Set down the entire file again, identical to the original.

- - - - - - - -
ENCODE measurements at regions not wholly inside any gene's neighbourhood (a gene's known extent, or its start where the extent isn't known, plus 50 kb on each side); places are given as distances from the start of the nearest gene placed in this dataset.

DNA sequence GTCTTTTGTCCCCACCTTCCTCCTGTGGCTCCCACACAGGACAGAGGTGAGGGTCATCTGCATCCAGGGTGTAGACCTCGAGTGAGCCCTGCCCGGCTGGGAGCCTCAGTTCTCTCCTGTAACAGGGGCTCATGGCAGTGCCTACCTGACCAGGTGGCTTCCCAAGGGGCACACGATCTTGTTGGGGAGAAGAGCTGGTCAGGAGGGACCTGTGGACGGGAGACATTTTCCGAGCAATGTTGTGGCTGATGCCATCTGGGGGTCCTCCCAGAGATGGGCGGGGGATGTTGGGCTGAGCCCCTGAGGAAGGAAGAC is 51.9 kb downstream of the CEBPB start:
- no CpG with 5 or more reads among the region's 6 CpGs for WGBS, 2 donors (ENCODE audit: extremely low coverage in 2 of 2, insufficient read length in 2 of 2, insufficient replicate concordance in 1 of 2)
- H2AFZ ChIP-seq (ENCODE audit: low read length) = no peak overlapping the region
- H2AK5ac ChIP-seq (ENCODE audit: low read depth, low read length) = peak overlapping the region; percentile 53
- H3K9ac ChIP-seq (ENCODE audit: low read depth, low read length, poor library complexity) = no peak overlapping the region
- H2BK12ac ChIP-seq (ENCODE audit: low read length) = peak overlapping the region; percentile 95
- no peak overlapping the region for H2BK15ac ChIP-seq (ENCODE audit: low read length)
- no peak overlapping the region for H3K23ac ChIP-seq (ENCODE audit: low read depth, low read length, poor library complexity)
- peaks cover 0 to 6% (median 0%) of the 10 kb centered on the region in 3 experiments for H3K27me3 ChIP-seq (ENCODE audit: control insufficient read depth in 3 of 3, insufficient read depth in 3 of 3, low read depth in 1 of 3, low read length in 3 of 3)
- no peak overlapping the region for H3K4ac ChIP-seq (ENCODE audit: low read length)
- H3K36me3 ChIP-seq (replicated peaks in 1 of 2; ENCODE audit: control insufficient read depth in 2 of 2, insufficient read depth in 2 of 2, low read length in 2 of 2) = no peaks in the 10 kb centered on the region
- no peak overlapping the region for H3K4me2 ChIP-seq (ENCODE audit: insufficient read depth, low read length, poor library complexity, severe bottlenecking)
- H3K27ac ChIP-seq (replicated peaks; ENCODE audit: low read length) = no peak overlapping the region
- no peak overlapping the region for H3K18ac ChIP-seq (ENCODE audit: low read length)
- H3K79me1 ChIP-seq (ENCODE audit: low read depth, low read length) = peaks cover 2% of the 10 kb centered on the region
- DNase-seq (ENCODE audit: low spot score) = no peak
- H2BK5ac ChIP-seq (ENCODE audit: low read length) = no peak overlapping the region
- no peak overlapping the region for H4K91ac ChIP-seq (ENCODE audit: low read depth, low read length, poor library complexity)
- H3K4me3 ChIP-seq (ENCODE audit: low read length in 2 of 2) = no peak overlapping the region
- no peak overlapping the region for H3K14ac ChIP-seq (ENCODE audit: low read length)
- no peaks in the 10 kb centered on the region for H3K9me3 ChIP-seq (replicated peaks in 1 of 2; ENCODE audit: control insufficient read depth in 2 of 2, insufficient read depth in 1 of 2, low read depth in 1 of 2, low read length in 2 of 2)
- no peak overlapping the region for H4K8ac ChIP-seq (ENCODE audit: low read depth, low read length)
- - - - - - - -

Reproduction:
ENCODE measurements at regions not wholly inside any gene's neighbourhood (a gene's known extent, or its start where the extent isn't known, plus 50 kb on each side); places are given as distances from the start of the nearest gene placed in this dataset.

DNA sequence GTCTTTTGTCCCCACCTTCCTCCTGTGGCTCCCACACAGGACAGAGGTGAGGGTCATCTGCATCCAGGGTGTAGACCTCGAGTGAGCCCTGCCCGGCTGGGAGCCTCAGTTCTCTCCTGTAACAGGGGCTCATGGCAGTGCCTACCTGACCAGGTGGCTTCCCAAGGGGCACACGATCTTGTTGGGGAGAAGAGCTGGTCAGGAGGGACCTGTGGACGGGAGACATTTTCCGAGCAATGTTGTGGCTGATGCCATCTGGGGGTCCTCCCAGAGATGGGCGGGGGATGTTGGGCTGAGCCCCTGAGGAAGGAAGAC is 51.9 kb downstream of the CEBPB start:
- no CpG with 5 or more reads among the region's 6 CpGs for WGBS, 2 donors (ENCODE audit: extremely low coverage in 2 of 2, insufficient read length in 2 of 2, insufficient replicate concordance in 1 of 2)
- H2AFZ ChIP-seq (ENCODE audit: low read length) = no peak overlapping the region
- H2AK5ac ChIP-seq (ENCODE audit: low read depth, low read length) = peak overlapping the region; percentile 53
- H3K9ac ChIP-seq (ENCODE audit: low read depth, low read length, poor library complexity) = no peak overlapping the region
- H2BK12ac ChIP-seq (ENCODE audit: low read length) = peak overlapping the region; percentile 95
- no peak overlapping the region for H2BK15ac ChIP-seq (ENCODE audit: low read length)
- no peak overlapping the region for H3K23ac ChIP-seq (ENCODE audit: low read depth, low read length, poor library complexity)
- peaks cover 0 to 6% (median 0%) of the 10 kb centered on the region in 3 experiments for H3K27me3 ChIP-seq (ENCODE audit: control insufficient read depth in 3 of 3, insufficient read depth in 3 of 3, low read depth in 1 of 3, low read length in 3 of 3)
- no peak overlapping the region for H3K4ac ChIP-seq (ENCODE audit: low read length)
- H3K36me3 ChIP-seq (replicated peaks in 1 of 2; ENCODE audit: control insufficient read depth in 2 of 2, insufficient read depth in 2 of 2, low read length in 2 of 2) = no peaks in the 10 kb centered on the region
- no peak overlapping the region for H3K4me2 ChIP-seq (ENCODE audit: insufficient read depth, low read length, poor library complexity, severe bottlenecking)
- H3K27ac ChIP-seq (replicated peaks; ENCODE audit: low read length) = no peak overlapping the region
- no peak overlapping the region for H3K18ac ChIP-seq (ENCODE audit: low read length)
- H3K79me1 ChIP-seq (ENCODE audit: low read depth, low read length) = peaks cover 2% of the 10 kb centered on the region
- DNase-seq (ENCODE audit: low spot score) = no peak
- H2BK5ac ChIP-seq (ENCODE audit: low read length) = no peak overlapping the region
- no peak overlapping the region for H4K91ac ChIP-seq (ENCODE audit: low read depth, low read length, poor library complexity)
- H3K4me3 ChIP-seq (ENCODE audit: low read length in 2 of 2) = no peak overlapping the region
- no peak overlapping the region for H3K14ac ChIP-seq (ENCODE audit: low read length)
- no peaks in the 10 kb centered on the region for H3K9me3 ChIP-seq (replicated peaks in 1 of 2; ENCODE audit: control insufficient read depth in 2 of 2, insufficient read depth in 1 of 2, low read depth in 1 of 2, low read length in 2 of 2)
- no peak overlapping the region for H4K8ac ChIP-seq (ENCODE audit: low read depth, low read length)